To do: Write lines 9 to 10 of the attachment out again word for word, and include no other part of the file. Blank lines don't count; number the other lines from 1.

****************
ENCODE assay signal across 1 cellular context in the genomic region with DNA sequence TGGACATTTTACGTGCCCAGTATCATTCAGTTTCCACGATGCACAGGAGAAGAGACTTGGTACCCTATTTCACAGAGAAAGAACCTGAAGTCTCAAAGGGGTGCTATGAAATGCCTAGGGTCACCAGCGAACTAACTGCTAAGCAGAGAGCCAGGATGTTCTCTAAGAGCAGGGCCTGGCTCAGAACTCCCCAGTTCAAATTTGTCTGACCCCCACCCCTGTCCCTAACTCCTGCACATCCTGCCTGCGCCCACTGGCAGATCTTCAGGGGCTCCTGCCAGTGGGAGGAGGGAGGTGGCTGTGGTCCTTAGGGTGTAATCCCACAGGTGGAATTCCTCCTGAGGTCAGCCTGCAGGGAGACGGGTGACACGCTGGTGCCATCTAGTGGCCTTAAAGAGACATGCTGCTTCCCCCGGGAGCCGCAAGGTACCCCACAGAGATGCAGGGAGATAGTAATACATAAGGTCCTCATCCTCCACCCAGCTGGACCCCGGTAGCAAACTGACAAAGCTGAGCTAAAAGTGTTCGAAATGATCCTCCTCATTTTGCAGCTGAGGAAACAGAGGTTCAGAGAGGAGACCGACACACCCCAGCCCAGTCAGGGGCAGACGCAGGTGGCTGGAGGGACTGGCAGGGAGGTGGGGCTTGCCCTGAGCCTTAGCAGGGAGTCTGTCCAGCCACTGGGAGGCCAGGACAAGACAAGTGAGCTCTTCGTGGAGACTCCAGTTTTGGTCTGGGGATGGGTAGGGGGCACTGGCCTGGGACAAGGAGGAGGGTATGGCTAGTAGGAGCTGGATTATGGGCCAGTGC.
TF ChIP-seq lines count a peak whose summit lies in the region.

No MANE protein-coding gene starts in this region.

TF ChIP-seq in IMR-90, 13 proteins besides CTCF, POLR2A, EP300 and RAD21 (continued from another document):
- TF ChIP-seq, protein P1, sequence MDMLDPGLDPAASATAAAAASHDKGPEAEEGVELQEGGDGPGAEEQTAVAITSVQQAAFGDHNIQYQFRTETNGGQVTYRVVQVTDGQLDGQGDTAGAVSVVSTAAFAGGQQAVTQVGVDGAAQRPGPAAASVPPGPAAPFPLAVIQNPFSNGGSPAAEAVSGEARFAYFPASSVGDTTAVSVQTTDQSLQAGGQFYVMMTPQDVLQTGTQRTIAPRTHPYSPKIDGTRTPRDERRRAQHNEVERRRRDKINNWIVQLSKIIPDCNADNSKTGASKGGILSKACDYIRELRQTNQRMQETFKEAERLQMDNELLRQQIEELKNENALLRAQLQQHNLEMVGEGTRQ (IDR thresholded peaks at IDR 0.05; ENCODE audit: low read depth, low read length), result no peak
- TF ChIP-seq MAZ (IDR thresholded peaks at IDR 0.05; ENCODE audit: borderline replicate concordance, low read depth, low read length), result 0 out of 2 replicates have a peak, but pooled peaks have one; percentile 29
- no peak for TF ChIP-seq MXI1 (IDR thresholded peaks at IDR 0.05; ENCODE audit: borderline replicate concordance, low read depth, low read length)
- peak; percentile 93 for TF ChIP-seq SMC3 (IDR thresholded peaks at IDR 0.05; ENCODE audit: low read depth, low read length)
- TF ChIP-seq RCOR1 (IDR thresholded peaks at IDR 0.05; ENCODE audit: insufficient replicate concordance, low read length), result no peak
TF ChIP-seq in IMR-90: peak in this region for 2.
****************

- TF ChIP-seq RCOR1 (IDR thresholded peaks at IDR 0.05; ENCODE audit: insufficient replicate concordance, low read length), result no peak
TF ChIP-seq in IMR-90: peak in this region for 2.